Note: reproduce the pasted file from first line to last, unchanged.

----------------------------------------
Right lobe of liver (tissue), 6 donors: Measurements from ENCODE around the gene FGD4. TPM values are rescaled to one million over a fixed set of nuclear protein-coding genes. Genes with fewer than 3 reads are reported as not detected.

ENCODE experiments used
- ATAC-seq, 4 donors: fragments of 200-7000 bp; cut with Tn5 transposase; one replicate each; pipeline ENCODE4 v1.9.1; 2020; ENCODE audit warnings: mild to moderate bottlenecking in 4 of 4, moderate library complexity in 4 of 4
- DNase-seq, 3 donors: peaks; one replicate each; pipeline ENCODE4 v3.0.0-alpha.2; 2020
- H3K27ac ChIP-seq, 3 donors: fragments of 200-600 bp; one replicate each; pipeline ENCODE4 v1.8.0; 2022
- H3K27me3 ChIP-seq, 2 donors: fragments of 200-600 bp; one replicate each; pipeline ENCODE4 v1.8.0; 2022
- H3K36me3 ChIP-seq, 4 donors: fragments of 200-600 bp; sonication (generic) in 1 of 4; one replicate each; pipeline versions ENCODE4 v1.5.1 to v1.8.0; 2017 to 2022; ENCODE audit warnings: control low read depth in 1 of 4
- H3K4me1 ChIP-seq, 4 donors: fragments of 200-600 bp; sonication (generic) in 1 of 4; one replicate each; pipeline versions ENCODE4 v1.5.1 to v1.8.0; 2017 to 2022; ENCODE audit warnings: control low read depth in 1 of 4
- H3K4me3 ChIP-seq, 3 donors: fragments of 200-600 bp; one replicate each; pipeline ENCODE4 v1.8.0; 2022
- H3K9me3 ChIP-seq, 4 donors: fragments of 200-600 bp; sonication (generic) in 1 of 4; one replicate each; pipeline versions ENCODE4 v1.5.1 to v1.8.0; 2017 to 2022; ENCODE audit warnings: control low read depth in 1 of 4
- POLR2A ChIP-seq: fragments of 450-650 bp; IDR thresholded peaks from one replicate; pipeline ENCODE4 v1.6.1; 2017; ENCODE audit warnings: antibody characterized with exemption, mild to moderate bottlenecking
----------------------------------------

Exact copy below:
Right lobe of liver (tissue), 6 donors: Measurements from ENCODE around the gene FGD4. TPM values are rescaled to one million over a fixed set of nuclear protein-coding genes. Genes with fewer than 3 reads are reported as not detected.

ENCODE experiments used
- ATAC-seq, 4 donors: fragments of 200-7000 bp; cut with Tn5 transposase; one replicate each; pipeline ENCODE4 v1.9.1; 2020; ENCODE audit warnings: mild to moderate bottlenecking in 4 of 4, moderate library complexity in 4 of 4
- DNase-seq, 3 donors: peaks; one replicate each; pipeline ENCODE4 v3.0.0-alpha.2; 2020
- H3K27ac ChIP-seq, 3 donors: fragments of 200-600 bp; one replicate each; pipeline ENCODE4 v1.8.0; 2022
- H3K27me3 ChIP-seq, 2 donors: fragments of 200-600 bp; one replicate each; pipeline ENCODE4 v1.8.0; 2022
- H3K36me3 ChIP-seq, 4 donors: fragments of 200-600 bp; sonication (generic) in 1 of 4; one replicate each; pipeline versions ENCODE4 v1.5.1 to v1.8.0; 2017 to 2022; ENCODE audit warnings: control low read depth in 1 of 4
- H3K4me1 ChIP-seq, 4 donors: fragments of 200-600 bp; sonication (generic) in 1 of 4; one replicate each; pipeline versions ENCODE4 v1.5.1 to v1.8.0; 2017 to 2022; ENCODE audit warnings: control low read depth in 1 of 4
- H3K4me3 ChIP-seq, 3 donors: fragments of 200-600 bp; one replicate each; pipeline ENCODE4 v1.8.0; 2022
- H3K9me3 ChIP-seq, 4 donors: fragments of 200-600 bp; sonication (generic) in 1 of 4; one replicate each; pipeline versions ENCODE4 v1.5.1 to v1.8.0; 2017 to 2022; ENCODE audit warnings: control low read depth in 1 of 4
- POLR2A ChIP-seq: fragments of 450-650 bp; IDR thresholded peaks from one replicate; pipeline ENCODE4 v1.6.1; 2017; ENCODE audit warnings: antibody characterized with exemption, mild to moderate bottlenecking